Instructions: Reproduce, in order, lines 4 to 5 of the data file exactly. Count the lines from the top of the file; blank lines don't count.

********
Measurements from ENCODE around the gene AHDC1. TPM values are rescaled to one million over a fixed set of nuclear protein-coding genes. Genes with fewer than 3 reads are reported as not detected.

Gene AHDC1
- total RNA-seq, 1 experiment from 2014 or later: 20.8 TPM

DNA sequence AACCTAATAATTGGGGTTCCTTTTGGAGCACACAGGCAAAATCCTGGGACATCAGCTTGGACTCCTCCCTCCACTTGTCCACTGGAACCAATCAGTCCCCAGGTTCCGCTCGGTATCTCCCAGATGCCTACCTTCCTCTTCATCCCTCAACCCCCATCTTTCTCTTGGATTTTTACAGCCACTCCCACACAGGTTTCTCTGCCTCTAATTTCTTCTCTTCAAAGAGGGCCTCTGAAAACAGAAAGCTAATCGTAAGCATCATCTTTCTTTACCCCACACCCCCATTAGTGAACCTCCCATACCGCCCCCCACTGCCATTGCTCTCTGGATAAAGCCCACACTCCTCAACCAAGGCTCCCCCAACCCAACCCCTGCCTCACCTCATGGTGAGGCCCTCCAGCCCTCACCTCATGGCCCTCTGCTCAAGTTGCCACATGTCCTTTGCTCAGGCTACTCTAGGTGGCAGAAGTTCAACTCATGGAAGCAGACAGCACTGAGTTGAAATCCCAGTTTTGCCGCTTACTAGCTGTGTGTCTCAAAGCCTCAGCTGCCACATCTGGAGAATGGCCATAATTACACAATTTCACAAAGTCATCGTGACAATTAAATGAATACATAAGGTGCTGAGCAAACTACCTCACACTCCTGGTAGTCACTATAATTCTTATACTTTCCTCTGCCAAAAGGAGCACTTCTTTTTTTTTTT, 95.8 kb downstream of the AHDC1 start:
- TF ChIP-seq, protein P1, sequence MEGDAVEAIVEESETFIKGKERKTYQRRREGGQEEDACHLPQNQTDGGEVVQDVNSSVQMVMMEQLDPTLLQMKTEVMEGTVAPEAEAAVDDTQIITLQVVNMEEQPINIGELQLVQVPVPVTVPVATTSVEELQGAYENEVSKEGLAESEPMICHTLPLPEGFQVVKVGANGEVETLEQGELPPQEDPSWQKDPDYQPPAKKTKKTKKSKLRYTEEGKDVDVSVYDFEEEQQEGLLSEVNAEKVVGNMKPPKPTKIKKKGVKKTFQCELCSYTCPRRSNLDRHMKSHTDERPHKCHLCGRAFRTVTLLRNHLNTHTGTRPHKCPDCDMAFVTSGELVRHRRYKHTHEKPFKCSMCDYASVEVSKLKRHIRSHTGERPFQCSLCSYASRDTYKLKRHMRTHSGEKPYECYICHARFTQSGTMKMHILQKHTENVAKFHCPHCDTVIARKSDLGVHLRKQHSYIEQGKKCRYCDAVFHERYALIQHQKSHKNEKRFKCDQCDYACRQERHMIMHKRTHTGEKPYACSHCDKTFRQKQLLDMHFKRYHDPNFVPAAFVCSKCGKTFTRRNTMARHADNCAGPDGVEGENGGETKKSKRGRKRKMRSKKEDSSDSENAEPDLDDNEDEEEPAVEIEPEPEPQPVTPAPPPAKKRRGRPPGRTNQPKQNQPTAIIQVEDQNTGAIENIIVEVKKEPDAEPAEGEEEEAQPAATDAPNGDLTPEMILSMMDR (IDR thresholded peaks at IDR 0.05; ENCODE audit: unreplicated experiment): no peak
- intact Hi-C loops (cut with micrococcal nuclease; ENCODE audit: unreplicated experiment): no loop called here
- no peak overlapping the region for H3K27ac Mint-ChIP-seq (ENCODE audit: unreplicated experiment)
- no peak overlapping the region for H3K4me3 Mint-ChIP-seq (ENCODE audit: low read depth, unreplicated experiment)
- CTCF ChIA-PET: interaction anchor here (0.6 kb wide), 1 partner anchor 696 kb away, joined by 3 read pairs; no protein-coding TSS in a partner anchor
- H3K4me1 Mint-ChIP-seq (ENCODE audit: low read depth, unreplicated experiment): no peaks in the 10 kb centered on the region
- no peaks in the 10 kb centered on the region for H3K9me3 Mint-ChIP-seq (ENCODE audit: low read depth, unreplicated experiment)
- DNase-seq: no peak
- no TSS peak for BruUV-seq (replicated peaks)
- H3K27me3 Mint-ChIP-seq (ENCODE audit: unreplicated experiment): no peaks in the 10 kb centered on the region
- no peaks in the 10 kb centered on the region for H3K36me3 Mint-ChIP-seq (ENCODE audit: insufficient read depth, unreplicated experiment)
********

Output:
DNA sequence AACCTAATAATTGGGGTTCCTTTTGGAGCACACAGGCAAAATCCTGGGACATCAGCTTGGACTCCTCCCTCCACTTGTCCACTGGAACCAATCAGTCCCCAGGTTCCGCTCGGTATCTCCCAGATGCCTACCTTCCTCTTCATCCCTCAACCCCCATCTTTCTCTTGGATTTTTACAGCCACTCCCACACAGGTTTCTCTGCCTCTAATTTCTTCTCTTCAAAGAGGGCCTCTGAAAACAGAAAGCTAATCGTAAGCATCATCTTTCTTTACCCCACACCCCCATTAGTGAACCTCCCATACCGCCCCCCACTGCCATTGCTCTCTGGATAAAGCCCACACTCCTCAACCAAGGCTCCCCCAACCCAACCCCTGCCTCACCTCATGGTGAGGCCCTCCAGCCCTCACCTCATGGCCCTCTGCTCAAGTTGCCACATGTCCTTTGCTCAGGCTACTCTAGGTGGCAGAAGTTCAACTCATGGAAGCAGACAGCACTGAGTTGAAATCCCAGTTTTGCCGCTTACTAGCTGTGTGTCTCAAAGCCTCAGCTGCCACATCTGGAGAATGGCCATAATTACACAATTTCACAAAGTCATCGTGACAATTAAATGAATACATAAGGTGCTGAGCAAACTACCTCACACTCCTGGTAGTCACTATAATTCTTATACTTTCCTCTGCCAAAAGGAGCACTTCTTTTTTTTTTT, 95.8 kb downstream of the AHDC1 start:
- TF ChIP-seq, protein P1, sequence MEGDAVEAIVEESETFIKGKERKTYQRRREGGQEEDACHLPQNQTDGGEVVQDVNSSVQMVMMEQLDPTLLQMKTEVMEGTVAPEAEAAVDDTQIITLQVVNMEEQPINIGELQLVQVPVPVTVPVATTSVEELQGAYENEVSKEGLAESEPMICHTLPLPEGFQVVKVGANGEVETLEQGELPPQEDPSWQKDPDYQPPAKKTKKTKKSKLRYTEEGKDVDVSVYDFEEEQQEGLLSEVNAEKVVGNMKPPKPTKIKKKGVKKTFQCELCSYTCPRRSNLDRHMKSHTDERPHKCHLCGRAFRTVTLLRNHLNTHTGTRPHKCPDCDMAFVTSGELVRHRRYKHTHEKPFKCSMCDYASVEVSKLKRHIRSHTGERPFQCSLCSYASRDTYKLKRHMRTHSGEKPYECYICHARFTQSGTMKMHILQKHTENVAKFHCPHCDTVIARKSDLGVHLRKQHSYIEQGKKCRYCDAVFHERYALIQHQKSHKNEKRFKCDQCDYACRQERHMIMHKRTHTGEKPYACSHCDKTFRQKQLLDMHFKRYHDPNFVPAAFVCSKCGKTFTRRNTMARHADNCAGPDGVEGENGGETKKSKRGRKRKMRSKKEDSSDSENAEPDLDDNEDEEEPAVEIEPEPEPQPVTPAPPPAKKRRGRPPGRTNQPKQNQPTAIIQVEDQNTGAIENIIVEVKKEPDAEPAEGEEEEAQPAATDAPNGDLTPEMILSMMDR (IDR thresholded peaks at IDR 0.05; ENCODE audit: unreplicated experiment): no peak